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The objective of the audit was to assess the effectiveness of the Department of Agriculture, Fisheries and Forestry’s administration of EC measures and the implementation of the pilot of new drought reform measures.
The objective of the audit was to assess the effectiveness of DHS' management of the tender process for a replacement BasicsCard to support the delivery of the income management scheme.
In conducting the audit, the Australian National Audit Office (ANAO) assessed the following five key areas of the replacement BasicsCard procurement process, which are described in the Department of Finance and Deregulation's (Finance) Guidance on the Mandatory Procurement Procedures :
• planning for the procurement; • preparing to approach the market; • approaching the market; • evaluating tender submissions; and • concluding the procurement, including contract negotiation.
The objective of the audit was to examine the effectiveness of Centrelink's approach to investigating and responding to external fraud. The ANAO's assessment was based on four key criteria. In particular, the ANAO assessed whether Centrelink:
had established a management framework, business systems and guidelines, that support the investigation, prosecution and reporting of fraud;
had implemented appropriate case selection strategies and controls to ensure resources are targeted to the cases of highest priority;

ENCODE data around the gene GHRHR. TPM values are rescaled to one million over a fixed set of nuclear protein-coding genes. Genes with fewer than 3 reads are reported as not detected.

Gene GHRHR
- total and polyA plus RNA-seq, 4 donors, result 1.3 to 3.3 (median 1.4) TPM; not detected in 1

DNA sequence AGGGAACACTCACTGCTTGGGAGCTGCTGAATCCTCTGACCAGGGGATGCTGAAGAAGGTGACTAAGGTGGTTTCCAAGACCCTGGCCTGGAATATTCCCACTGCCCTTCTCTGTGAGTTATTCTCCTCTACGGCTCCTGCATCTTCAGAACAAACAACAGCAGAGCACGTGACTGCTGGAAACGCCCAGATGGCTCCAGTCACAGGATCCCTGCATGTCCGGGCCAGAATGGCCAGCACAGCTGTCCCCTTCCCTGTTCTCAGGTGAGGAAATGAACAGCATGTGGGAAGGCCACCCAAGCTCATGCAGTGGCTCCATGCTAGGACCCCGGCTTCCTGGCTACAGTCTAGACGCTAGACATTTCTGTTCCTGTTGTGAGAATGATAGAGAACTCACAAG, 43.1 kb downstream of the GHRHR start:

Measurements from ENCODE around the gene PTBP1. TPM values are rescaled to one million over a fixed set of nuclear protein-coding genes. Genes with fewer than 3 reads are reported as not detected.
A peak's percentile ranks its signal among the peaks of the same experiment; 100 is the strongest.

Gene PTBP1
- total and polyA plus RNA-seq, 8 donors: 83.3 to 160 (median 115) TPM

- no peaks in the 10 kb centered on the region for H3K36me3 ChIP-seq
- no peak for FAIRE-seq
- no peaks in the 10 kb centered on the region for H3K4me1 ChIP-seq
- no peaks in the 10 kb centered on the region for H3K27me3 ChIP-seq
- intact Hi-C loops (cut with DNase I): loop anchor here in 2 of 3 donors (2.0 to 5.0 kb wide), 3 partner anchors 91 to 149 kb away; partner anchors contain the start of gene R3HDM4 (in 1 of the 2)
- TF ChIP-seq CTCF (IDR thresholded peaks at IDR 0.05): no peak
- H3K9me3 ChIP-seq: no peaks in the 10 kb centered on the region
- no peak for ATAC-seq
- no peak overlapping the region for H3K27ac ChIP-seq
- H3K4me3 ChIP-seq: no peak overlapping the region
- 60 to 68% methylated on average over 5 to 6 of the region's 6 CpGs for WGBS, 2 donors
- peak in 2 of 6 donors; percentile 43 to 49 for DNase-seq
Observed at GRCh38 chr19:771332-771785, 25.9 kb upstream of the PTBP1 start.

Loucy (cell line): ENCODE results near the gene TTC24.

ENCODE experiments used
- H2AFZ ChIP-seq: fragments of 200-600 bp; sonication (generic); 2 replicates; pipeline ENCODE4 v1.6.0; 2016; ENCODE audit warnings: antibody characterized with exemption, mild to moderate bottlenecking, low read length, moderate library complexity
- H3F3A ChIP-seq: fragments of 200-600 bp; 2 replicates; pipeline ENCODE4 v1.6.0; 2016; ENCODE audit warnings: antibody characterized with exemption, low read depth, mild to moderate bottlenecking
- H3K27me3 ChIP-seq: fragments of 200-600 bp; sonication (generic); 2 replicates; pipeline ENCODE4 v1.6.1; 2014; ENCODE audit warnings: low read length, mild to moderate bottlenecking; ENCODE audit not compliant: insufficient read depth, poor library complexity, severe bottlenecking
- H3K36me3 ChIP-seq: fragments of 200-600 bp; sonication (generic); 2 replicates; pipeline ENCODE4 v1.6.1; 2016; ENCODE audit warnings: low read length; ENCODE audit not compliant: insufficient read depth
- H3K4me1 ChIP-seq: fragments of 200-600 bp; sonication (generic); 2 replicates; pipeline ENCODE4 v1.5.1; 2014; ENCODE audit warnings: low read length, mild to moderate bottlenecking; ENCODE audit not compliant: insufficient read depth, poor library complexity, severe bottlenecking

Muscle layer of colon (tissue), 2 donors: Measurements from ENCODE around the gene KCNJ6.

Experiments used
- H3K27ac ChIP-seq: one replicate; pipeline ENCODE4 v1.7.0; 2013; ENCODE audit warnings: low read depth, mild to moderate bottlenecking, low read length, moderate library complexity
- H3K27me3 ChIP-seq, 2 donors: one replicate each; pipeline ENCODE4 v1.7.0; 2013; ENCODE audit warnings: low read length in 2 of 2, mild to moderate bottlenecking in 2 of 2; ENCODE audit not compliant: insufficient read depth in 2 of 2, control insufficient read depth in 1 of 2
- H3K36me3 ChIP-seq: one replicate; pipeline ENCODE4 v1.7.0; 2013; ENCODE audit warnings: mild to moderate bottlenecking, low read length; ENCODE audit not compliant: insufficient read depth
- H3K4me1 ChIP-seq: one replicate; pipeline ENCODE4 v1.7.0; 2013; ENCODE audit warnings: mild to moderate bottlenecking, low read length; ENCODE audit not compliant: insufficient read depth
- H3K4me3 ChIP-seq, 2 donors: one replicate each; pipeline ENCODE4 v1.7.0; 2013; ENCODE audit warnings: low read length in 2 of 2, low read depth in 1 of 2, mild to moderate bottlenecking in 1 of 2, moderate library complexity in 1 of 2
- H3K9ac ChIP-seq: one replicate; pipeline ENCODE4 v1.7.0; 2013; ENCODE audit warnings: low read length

complied with relevant external and internal requirements when investigating fraud and referring cases for consideration of prosecution; and
had implemented an effective training program that supports high quality investigations and prosecution referrals.
The audit examined the effectiveness of DEEWR's administrative arrangements supporting the delivery of Indigenous childcare services through MACS and crèches, including the approaches DEEWR uses to monitor the achievement of the BBF sub-program objective.
In conducting the audit, the Australian National Audit Office (ANAO) reviewed three key areas:
program administration—DEEWR's administrative systems and processes supporting the delivery of Indigenous childcare services through MACS and crèches and the broader BBF sub-program;
management of service provider funding agreements—DEEWR's systems and processes for managing MACS and crèche service providers' funding agreements; and
monitoring and reporting performance—the effectiveness of DEEWR's processes for monitoring the performance of service providers, and the achievement of the outputs and outcomes of the BBF sub-program.
The ANAO sought not to duplicate the work of DEEWR's Internal Audit function, and in doing so referred to the findings of the recent internal audit review of the CCSSP, where these were relevant and appropriate.
The audit objective was to assess the appropriateness of the use and reporting of confidentiality provisions in Australian Government contracts. This included assessing compliance with the Order and following up on the implementation of recommendations made in previous Senate Order audits.
The audit involved three components:
an examination of a stratified random sample of 150 contracts listed as containing confidentiality provisions from material and small agencies across the Australian Government to determine whether confidentiality provisions were used and reported appropriately;